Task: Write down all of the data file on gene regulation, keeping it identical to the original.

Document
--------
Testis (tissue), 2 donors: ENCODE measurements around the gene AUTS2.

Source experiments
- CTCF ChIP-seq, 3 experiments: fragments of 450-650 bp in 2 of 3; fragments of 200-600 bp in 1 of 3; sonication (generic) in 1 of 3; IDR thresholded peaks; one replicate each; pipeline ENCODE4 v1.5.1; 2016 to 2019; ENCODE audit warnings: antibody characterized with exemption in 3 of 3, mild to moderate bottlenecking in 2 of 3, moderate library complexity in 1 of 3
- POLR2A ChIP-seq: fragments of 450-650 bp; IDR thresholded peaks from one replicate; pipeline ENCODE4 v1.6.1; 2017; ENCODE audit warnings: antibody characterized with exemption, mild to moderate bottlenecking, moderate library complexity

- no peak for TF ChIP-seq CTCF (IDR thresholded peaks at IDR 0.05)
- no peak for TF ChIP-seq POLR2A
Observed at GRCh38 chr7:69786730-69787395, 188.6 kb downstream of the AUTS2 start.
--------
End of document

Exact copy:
Testis (tissue), 2 donors: ENCODE measurements around the gene AUTS2.

Source experiments
- CTCF ChIP-seq, 3 experiments: fragments of 450-650 bp in 2 of 3; fragments of 200-600 bp in 1 of 3; sonication (generic) in 1 of 3; IDR thresholded peaks; one replicate each; pipeline ENCODE4 v1.5.1; 2016 to 2019; ENCODE audit warnings: antibody characterized with exemption in 3 of 3, mild to moderate bottlenecking in 2 of 3, moderate library complexity in 1 of 3
- POLR2A ChIP-seq: fragments of 450-650 bp; IDR thresholded peaks from one replicate; pipeline ENCODE4 v1.6.1; 2017; ENCODE audit warnings: antibody characterized with exemption, mild to moderate bottlenecking, moderate library complexity

- no peak for TF ChIP-seq CTCF (IDR thresholded peaks at IDR 0.05)
- no peak for TF ChIP-seq POLR2A
Observed at GRCh38 chr7:69786730-69787395, 188.6 kb downstream of the AUTS2 start.